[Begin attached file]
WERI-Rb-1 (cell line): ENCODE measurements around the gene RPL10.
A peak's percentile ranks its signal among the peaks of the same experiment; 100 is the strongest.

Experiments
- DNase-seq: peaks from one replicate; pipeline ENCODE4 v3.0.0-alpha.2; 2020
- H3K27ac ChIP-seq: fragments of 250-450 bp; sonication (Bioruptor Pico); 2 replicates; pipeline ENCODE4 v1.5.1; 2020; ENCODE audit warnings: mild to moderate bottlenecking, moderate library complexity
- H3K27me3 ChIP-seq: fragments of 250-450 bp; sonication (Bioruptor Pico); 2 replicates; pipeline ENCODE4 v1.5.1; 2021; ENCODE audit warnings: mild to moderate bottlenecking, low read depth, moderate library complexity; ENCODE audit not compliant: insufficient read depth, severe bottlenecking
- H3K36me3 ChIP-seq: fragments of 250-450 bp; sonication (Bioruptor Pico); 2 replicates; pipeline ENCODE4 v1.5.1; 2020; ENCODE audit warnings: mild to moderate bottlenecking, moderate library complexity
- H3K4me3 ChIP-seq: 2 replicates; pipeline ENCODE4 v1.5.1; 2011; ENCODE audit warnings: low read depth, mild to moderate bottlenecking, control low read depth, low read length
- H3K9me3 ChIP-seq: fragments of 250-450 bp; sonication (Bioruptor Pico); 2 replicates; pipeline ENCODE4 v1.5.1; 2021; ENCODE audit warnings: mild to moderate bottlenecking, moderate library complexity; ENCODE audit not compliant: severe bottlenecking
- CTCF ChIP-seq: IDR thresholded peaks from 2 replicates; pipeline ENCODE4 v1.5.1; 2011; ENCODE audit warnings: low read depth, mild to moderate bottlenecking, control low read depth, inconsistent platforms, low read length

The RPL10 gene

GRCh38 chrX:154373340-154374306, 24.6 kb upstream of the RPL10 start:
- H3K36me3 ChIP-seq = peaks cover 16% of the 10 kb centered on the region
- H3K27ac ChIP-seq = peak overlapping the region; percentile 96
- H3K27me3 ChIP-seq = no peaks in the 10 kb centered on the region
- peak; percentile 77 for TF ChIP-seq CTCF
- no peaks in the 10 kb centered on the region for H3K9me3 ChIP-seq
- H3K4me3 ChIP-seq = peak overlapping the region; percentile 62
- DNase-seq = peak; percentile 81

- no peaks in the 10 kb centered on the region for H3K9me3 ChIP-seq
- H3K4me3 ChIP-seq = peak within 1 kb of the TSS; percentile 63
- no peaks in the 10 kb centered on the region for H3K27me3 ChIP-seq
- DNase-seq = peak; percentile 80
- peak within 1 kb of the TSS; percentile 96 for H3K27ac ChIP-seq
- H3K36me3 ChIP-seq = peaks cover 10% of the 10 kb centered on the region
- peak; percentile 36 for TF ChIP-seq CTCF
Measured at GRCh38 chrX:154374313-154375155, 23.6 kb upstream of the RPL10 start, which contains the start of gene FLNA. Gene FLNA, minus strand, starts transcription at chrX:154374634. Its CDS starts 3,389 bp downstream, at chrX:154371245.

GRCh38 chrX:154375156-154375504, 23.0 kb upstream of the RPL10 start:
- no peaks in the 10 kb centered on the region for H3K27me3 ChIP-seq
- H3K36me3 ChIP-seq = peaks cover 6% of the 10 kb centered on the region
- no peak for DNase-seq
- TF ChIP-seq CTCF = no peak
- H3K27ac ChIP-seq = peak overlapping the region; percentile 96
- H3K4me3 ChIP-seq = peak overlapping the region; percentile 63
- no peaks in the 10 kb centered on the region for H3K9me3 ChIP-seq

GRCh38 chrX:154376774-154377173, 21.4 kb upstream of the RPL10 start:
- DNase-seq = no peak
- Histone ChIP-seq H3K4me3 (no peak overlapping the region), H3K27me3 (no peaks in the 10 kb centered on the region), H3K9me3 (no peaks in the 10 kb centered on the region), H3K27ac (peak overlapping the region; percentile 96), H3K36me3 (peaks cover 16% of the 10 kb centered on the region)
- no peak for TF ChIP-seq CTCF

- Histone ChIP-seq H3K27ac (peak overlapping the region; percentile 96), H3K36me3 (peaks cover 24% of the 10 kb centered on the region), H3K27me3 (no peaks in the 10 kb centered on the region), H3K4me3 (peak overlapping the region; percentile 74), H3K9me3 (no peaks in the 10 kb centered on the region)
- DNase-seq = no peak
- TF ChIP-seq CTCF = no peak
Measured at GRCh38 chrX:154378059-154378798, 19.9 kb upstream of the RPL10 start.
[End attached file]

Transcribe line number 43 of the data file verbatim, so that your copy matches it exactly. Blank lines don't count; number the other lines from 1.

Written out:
Measured at GRCh38 chrX:154378059-154378798, 19.9 kb upstream of the RPL10 start.